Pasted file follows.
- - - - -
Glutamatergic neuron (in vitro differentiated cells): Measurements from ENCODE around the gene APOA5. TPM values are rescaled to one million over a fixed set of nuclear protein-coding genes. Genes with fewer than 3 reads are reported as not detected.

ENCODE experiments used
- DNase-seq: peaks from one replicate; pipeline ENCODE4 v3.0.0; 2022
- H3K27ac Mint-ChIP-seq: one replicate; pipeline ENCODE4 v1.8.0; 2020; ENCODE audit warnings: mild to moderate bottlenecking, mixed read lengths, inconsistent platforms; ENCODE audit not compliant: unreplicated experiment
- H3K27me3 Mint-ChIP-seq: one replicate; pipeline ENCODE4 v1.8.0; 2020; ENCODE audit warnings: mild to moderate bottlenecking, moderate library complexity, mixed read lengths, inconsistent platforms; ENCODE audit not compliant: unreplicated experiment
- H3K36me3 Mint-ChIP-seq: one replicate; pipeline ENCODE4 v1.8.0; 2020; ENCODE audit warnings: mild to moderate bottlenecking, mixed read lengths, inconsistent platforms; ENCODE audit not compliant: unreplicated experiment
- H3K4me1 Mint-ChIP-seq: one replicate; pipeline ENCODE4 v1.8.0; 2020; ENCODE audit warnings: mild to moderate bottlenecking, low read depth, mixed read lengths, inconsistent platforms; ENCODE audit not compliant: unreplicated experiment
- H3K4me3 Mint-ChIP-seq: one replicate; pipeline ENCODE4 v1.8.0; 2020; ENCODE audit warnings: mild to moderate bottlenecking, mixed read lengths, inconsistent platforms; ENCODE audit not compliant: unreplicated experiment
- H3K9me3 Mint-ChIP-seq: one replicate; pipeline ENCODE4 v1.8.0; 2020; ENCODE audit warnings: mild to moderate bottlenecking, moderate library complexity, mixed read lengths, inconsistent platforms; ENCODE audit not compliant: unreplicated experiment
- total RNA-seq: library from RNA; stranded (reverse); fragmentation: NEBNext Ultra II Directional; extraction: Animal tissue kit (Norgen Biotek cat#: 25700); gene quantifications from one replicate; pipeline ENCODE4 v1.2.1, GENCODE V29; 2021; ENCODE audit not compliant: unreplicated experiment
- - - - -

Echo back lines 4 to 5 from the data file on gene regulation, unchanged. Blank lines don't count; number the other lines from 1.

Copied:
- H3K27ac Mint-ChIP-seq: one replicate; pipeline ENCODE4 v1.8.0; 2020; ENCODE audit warnings: mild to moderate bottlenecking, mixed read lengths, inconsistent platforms; ENCODE audit not compliant: unreplicated experiment
- H3K27me3 Mint-ChIP-seq: one replicate; pipeline ENCODE4 v1.8.0; 2020; ENCODE audit warnings: mild to moderate bottlenecking, moderate library complexity, mixed read lengths, inconsistent platforms; ENCODE audit not compliant: unreplicated experiment